Donegal student wins major national journalism award

Entrants were tasked with writing about their experience of the Covid-19 crisis

NewsBrands Student journalism award winner Evan Carron-Kee

NewsBrands Student journalism award winner Evan Carron-Kee

A Leaving Cert student from St Columba’s College in Stranorlar has won the national Covid-19 student journalist competition.

The writing contest was organised by NewsBrands Ireland and Local Ireland, an organisation with membership of most major national and local newspapers. 

Students were tasked with writing an opinion piece or feature article on their experience of the current crisis. Evan Carron-Kee’s article was chosen from hundreds of entries from students all over the country. 

Chair of the Judging Panel Professor Michael Foley said: “The entries received were engaging, well written, imaginative, sometimes emotional, even angry but always humane.”

Entries included imaginative ideas of how society should respond when this crisis is over, how students enjoyed being with their families, how they were often turning off social media, and ideas about the environment and politics. They shared how they coped with a parent falling ill with Covid-19 , and how they missed school and their grandparents.

CEO of NewsBrands Ireland Ann Marie Lenihan congratulated Mr Carron-Kee. 

Writing and documenting major global and personal events can play an important role in keeping young people mentally strong and healthy during this worrying time and we were delighted with the calibre of entries and the positive feedback which we received from teachers, students, and parents.”

The judging panel was comprised of 19 national and local news journalists from around the country, including the current NewsBrands Ireland Journalist of the Year Mark Tighe. The panel was chaired by Professor Michael Foley.

Evan Carron-Kee’s winning entry:
Once this crisis has passed, Ireland will return to recovery. How do we ensure that this time, matters such as mental health, homelessness, and climate are given the attention they deserve? What kind of Ireland will students like me grow up in? To guide our recovery, the CSO should be employed to create three new indicators. They will be crude by design; the goal is not to inform policy but to provide the electorate with an indication of how the government is performing, and in the process match the incentives for politicians with the needs of the public. Let’s call them the Recovery Indicators – one each for our economy, our wellbeing and our climate.

First, the economy. There is something wrong about a society in which measures of economic health and homelessness can rise in tandem. A good economic indicator must be tailored to the Irish economy and to this crisis. Modified GNI is a good starting place – growth in the real economy should be combined with housing costs and data on small businesses, who will be hit hardest by the pandemic. Crucially, this indicator must be presented clearly to the public, so that voters can see how the economy is working for normal people.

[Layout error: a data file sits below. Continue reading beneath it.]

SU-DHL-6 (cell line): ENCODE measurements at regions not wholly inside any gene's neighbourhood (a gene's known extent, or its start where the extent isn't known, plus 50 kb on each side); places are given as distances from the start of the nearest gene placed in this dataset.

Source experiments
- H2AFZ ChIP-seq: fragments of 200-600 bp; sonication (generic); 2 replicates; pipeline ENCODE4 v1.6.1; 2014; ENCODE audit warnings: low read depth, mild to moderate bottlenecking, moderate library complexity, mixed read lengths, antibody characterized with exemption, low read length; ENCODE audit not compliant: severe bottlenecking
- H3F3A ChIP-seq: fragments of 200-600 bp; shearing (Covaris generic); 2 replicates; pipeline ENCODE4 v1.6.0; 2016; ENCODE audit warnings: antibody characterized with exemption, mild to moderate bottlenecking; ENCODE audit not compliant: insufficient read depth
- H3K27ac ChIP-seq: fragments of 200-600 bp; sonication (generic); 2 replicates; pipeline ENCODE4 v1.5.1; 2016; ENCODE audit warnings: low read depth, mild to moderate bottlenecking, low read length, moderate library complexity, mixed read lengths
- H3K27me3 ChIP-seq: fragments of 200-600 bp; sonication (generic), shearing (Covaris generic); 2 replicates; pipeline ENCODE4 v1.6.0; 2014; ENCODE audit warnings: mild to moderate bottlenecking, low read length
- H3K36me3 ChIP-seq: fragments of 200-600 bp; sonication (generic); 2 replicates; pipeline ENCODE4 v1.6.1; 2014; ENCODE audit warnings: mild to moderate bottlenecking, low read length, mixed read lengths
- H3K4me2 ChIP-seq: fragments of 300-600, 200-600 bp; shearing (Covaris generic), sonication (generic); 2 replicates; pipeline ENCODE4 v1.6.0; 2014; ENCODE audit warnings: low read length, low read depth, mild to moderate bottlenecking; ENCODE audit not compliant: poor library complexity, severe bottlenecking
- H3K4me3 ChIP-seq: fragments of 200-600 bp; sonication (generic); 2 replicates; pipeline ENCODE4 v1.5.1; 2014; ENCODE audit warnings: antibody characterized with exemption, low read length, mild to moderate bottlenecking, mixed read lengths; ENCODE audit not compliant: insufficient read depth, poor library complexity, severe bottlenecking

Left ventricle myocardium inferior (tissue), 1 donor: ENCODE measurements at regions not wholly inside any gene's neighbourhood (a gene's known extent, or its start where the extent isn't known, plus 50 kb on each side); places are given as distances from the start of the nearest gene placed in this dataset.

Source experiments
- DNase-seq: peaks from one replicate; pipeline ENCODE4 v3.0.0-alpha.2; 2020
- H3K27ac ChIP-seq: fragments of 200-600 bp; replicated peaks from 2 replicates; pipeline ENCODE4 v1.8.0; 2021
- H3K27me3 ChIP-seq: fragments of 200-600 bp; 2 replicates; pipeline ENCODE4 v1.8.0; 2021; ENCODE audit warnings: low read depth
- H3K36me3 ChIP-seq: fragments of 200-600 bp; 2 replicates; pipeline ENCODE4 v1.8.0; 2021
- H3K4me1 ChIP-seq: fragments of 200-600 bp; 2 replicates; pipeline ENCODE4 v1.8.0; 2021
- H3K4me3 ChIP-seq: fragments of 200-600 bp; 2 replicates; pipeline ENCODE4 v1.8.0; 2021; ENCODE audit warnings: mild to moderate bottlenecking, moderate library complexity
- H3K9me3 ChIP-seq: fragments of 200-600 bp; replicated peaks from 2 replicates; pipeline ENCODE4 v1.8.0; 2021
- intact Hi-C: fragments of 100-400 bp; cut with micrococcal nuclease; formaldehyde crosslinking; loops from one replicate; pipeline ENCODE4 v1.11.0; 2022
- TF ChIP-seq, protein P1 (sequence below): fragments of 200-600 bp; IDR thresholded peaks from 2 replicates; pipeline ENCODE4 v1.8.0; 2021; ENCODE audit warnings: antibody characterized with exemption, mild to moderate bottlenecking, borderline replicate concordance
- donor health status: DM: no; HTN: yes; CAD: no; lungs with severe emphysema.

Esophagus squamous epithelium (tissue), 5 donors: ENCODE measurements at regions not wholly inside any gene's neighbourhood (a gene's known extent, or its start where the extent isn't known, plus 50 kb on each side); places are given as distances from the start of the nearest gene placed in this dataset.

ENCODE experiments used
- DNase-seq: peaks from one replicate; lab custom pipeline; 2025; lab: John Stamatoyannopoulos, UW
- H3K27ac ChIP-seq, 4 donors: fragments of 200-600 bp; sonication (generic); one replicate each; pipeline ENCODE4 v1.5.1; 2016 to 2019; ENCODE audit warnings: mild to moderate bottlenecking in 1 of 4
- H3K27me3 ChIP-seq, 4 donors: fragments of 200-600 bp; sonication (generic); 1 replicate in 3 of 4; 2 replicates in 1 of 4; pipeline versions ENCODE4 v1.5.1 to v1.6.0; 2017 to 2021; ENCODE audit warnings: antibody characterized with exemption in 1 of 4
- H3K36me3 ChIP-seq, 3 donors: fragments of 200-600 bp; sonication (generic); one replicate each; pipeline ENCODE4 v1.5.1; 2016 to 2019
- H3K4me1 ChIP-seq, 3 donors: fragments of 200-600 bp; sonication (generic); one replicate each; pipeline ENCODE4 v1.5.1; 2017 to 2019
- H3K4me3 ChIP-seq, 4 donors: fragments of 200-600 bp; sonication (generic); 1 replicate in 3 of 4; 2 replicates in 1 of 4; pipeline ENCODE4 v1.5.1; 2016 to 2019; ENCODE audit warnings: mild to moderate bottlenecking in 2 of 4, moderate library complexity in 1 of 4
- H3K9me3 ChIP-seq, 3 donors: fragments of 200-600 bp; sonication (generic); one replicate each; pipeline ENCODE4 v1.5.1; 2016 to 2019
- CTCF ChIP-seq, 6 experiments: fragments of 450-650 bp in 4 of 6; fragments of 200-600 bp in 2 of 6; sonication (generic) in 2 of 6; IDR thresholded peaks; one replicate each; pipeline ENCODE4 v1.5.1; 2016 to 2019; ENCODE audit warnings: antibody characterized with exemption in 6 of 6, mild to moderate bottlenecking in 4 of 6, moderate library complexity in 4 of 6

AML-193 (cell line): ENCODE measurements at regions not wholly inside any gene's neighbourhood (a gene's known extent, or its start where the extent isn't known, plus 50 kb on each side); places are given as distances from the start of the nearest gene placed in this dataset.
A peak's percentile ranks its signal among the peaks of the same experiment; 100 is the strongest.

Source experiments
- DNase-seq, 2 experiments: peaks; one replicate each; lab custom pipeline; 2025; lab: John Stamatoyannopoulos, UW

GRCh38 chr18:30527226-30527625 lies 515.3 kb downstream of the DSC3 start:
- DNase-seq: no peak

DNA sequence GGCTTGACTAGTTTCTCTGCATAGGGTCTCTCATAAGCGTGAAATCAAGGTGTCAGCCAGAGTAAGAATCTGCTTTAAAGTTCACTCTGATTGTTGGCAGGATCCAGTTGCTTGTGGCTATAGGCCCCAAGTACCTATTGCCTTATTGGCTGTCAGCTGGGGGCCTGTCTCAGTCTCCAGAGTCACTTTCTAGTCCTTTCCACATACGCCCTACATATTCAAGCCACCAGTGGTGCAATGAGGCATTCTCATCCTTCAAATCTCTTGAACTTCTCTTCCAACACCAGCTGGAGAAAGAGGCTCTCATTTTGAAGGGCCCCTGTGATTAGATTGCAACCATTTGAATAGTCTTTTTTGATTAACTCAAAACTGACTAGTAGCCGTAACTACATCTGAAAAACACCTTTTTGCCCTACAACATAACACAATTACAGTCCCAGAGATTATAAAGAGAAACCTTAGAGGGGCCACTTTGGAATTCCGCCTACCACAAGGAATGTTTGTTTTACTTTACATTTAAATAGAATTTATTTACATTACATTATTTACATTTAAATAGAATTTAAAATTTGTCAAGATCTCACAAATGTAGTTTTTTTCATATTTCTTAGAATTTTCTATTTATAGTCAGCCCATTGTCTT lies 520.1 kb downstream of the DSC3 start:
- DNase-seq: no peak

This crisis will not only hit our pockets; it will hit our happiness too. If the local football club can’t pay its running costs or a bookclub doesn’t meet again after the crisis, the harm to our society is real and measurable. Inexplicably, the CSO does not measure wellbeing regularly – they should devise a quarterly indicator that would combine the prevalence of mental health issues, life satisfaction and participation rates in all pastimes, from ciorcail comhrá to yoga.

Such a statistic, although crude, would shine a light on an element of society which is particularly vulnerable to this crisis.

Finally, there’s climate change. Environmental security clearly can’t be at the top of the next government’s to-do list, but it should be a close second. Encouraging our politicians to solve the climate crisis is taxing at the best of times; an objective measure of their success might concentrate some minds in Leinster House. We need a single number which combines,

among other things, the ratio of economic growth to emissions growth and the proportion of fiscal stimulus spent on mitigation – building flood barriers and the like. With some smart thinking, environmental security and recovery need not be mutually exclusive.

This is not a perfect solution. Like all statistics, the Recovery Indicators will be at times misleading and vulnerable to misuse. However, the point isn’t to create a detailed account of what’s happening in the nation. The point is to create three numbers that will roughly track the progress of the recovery, so that voters can easily assess government policy. As a sixth year student, I’m going to have to enter the real world very soon – let it be one that values real progress, even in the bad times.

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